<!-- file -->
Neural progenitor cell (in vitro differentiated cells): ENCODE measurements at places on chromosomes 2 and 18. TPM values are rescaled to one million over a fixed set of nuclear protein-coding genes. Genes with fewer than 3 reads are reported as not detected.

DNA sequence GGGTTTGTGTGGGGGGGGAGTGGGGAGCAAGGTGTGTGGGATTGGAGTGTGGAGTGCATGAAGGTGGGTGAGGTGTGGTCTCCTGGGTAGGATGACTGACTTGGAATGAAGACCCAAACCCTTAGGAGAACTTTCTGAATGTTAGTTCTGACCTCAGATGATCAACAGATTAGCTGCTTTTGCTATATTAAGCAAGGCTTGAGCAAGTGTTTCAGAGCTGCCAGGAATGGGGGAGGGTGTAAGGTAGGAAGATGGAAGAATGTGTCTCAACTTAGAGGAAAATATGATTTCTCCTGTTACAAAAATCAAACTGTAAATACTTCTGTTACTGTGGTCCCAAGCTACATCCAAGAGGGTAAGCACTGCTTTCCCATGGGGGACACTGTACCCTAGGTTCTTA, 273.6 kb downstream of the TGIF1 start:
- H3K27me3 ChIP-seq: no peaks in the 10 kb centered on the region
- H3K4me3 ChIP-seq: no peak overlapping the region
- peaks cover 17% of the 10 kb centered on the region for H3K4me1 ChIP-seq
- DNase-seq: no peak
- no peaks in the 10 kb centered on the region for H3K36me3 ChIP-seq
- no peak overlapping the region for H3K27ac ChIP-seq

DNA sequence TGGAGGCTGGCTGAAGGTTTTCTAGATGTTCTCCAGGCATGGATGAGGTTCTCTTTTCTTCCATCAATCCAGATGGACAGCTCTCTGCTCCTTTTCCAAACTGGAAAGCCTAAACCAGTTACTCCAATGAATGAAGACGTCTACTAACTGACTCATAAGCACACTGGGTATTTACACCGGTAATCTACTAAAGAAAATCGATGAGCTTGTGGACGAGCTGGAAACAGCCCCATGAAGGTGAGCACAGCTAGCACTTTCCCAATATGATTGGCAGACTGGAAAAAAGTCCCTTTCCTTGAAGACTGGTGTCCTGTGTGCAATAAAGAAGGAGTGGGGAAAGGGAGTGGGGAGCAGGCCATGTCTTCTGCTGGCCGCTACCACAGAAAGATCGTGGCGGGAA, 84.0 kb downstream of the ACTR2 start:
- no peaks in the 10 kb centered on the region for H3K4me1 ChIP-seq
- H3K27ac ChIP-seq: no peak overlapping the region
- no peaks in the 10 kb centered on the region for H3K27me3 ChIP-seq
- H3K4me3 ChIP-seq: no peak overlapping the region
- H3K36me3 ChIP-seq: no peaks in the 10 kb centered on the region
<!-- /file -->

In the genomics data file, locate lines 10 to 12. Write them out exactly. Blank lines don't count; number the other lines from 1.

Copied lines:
- no peaks in the 10 kb centered on the region for H3K4me1 ChIP-seq
- H3K27ac ChIP-seq: no peak overlapping the region
- no peaks in the 10 kb centered on the region for H3K27me3 ChIP-seq